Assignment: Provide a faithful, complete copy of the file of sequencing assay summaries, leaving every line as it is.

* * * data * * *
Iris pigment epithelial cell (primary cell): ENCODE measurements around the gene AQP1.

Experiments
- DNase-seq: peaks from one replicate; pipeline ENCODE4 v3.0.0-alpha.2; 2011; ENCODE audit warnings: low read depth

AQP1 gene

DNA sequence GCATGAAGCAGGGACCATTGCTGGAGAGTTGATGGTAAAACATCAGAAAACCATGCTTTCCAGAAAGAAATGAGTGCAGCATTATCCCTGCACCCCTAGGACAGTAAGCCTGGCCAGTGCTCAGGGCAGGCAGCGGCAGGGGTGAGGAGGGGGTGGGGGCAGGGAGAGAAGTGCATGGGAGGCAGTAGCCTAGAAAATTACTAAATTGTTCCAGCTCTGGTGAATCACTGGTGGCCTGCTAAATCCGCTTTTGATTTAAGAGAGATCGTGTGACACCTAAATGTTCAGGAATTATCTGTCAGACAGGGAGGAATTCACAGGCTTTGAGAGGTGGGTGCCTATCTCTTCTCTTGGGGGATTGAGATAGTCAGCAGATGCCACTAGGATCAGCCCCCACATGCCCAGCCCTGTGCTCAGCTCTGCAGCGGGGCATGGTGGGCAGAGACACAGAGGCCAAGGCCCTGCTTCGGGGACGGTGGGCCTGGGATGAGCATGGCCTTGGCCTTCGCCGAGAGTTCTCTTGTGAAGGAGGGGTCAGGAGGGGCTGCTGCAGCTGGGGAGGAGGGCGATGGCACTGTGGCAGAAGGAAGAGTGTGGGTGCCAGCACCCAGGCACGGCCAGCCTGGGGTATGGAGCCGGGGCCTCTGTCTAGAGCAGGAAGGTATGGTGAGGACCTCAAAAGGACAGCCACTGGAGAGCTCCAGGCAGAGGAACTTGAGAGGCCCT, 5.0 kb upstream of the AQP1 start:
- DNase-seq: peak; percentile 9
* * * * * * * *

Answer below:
Iris pigment epithelial cell (primary cell): ENCODE measurements around the gene AQP1.

Experiments
- DNase-seq: peaks from one replicate; pipeline ENCODE4 v3.0.0-alpha.2; 2011; ENCODE audit warnings: low read depth

AQP1 gene

DNA sequence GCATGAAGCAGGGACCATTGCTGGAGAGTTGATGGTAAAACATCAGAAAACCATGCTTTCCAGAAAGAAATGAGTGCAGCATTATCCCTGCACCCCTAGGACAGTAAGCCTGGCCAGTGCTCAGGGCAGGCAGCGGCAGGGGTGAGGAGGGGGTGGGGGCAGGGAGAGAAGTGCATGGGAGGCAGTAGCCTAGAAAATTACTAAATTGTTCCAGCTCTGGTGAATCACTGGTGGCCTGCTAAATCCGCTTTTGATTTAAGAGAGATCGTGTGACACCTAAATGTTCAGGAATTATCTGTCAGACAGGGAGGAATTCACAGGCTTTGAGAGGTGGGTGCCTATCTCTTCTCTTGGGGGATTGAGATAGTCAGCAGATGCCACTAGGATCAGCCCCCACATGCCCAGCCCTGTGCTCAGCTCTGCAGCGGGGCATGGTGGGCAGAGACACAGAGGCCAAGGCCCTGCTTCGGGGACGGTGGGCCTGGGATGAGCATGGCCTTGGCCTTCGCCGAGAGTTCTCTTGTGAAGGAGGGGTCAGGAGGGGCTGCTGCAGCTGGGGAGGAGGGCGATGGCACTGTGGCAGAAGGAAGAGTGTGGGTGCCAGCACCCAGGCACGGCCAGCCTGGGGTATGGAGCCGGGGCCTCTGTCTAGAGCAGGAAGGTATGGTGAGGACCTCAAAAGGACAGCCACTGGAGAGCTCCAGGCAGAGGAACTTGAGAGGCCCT, 5.0 kb upstream of the AQP1 start:
- DNase-seq: peak; percentile 9